February 16, 2013

"Streetcar" and Previn: a smorgasbord of musical references

Most new operas encounter a wide range of critical assessments. Heck even Mozart was told by Emperor Josef II that his latest stage work had "too many notes". So it's understandable that André Previn's A Streetcar Named Desire has been both praised and scorned in published reviews since premiering at the San Fransisco Opera in 1998.



Giacomo Puccini
One gripe amongst detractors has been the perceived lack of a unified musical style. Katharina Kierig, in her seminar paper "Tennessee Williams' Play 'A Streetcar Named Desire' - An Opera Missing The Music?" sums up this point of view: "It is impossible to discover one coherent musical style in (Previn's) music...". She admits that her paper is based solely on listening to a recording, without benefit of seeing a live staged perfomance, placing her on dubious ground to be rendering a credible critical opinion.

Those who are attending Virginia Opera's upcoming production of the opera may agree or disagree with Kierig, but Your Humble Blogger would like to weigh in with his considered opinion. (Disclaimer: I also have yet to see a live staged performance. Hey, I've lived my entire life on dubious ground - nothing new here, heh heh heh.)

I've learned one thing when it comes to judging new music: when a composer does something I don't  understand, I ask myself a crucial question:

Howcome-why he do that?

Aaron Copland
Seriously, when you start questioning a composer's choices rather than merely reacting to them, you're likely to gain more perspective. So I ask: why would a highly experienced and gifted musician like André Previn compose an opera lacking a unified style? Did he forget how to be talented? Well, that seems unlikely, doesn't it, now?

There are two possibilities here:

1) The array of contrasting musical styles is a deliberate choice; a device, as it were, meaning that the composer is in control of his materials. OR,

2) The composer was unaware of the disparate nature of his stylistic elements, meaning that he is not in control of his materials; in short, that he has no compositional craft. No technique. No chops.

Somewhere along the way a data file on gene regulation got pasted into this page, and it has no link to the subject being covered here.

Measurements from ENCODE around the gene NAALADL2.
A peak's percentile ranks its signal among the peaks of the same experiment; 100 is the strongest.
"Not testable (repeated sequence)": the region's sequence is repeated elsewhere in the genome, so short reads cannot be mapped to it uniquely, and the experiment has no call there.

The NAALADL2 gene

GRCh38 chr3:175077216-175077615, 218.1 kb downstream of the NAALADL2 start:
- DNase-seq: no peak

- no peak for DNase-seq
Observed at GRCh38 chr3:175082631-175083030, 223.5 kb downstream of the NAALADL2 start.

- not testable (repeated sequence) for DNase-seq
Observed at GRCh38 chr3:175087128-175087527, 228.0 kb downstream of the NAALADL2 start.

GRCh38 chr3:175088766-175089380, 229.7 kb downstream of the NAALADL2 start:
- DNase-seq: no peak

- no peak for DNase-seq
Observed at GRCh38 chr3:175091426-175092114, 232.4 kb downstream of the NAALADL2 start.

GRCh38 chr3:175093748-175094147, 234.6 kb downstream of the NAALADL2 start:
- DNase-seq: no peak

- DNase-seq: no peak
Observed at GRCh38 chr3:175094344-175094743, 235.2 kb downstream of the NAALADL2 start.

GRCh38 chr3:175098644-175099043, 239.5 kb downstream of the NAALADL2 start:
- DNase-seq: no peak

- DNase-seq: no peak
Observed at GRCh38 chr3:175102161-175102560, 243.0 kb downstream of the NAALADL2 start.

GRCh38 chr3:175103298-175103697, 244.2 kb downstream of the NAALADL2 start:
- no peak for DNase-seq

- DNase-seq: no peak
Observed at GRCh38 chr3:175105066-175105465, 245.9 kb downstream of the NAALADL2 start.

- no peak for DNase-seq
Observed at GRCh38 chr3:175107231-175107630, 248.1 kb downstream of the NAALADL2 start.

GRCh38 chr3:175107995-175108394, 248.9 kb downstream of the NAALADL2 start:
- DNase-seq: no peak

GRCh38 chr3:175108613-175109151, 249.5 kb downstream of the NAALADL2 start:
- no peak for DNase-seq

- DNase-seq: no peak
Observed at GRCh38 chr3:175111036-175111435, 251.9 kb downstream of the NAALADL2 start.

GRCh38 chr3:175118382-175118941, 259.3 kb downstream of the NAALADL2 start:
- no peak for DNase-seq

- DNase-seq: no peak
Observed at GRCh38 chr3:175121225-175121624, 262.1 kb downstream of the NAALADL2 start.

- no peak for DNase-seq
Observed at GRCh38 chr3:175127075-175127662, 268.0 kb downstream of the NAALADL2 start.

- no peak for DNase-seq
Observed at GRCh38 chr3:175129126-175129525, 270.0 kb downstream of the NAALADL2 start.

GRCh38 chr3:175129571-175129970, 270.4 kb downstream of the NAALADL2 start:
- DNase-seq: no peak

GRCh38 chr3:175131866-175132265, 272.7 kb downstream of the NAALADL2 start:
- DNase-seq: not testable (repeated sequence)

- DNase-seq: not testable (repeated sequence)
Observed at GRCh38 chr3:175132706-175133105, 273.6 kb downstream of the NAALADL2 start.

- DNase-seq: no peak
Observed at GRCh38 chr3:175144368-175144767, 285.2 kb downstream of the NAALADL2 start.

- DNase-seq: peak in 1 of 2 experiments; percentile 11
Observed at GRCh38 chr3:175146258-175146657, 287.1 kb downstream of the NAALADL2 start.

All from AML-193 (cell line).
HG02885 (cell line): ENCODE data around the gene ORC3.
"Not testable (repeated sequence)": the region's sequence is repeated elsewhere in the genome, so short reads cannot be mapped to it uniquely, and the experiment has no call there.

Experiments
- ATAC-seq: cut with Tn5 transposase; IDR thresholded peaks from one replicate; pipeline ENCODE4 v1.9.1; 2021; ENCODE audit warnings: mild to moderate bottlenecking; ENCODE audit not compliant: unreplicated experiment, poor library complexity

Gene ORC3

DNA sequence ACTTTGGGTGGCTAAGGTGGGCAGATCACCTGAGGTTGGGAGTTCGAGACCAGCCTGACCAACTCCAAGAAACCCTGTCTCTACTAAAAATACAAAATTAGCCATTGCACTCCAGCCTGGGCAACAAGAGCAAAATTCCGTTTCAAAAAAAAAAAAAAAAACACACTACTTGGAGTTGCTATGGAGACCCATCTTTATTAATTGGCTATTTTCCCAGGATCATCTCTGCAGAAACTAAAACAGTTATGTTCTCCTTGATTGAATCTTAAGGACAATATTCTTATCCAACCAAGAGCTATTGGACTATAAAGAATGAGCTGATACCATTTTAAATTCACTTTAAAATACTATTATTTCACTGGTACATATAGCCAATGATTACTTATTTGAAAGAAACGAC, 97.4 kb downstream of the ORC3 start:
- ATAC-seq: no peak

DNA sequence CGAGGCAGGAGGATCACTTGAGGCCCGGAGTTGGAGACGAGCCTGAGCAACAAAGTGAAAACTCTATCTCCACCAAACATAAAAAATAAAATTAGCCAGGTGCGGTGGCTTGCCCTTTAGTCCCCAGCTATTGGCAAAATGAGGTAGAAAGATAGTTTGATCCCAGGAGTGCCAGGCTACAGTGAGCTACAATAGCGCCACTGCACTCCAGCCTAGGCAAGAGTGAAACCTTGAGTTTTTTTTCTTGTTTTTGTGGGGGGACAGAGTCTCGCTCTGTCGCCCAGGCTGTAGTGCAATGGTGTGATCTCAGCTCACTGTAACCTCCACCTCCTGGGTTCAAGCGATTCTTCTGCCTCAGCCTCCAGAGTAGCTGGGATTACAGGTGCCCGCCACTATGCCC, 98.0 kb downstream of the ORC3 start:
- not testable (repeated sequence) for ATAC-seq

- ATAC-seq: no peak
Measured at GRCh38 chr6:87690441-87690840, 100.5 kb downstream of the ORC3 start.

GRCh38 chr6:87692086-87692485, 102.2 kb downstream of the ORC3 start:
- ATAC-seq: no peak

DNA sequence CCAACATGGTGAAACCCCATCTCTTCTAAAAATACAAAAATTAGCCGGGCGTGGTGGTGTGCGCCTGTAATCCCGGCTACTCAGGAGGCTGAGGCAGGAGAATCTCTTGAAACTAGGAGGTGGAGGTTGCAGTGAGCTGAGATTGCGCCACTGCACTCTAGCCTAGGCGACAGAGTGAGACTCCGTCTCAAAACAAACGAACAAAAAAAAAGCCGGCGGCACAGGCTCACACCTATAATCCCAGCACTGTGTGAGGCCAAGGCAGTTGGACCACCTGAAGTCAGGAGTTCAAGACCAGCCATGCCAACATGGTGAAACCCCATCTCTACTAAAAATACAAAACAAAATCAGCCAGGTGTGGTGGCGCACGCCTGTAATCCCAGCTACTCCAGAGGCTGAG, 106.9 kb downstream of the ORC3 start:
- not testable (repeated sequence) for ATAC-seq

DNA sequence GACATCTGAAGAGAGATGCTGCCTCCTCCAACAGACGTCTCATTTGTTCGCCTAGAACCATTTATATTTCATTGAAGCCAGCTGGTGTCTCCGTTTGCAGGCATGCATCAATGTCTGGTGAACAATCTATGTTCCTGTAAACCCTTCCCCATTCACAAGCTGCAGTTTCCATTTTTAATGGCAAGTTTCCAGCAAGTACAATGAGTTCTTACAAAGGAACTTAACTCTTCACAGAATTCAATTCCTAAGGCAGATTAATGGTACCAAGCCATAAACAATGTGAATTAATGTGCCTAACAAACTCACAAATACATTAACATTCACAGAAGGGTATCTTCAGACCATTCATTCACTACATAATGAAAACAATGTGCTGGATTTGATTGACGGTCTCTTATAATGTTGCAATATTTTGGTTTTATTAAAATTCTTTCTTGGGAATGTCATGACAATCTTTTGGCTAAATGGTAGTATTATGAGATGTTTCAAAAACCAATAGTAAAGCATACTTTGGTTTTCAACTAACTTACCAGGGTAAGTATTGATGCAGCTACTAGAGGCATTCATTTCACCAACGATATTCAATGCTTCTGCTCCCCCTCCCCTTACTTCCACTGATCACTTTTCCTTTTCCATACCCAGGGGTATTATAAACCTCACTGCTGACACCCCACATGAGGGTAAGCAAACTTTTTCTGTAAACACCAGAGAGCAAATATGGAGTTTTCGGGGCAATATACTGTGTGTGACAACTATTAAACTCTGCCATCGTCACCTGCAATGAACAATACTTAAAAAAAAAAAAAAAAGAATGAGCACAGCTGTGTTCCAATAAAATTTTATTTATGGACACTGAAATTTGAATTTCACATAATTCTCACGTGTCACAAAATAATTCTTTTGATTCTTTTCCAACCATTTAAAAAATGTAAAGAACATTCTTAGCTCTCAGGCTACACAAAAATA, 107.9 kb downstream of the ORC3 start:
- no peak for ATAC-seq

You can't say Previn is one of our most gifted American musicians and still allow for the possibility of Number Two. So let me make a case for Number One. 

First, let's do a quick survey of the types of contrasting styles present in the Streetcar score. Then I'll posit a theoretical method to the composer's stylistic madness. What styles have I identified?

  • Puccini. Stella's aria in Act I, Scene 1, "I can hardly stand it", is suavely lyrical and tonal, clearly in the key of B minor. However, note this particular passage:
In performance, this section is so similar in tone, texture, vocal writing and harmony as to be a "kissing cousin" from Liu's solo "Tanto amore" in Act III of Puccini's Turandot:

    Is Previn simply incapable of composing an opera aria without channeling Puccini? Clearly not, since this style is isolated to this aria. Therefore, I conclude that it is intended as an homage for reasons I'll sum up below. Here's another musical reference:
  •  Aaron Copland. In the orchestral introduction to Act II, scene 2, Previn needs to strike the right tone of rough-edged masculine energy to herald the first appearance of Stanley Kowalski. As a veteran orchestral conductor, Previn realizes that when it comes to rough-edged masculine energy, one can do no better than a tip of the cap to Aaron Copland: the Copland of Rodeo and Billy the Kid. Accordingly, he adopts the brusque rhythms and open sonorities of Copland at his Coplandiest: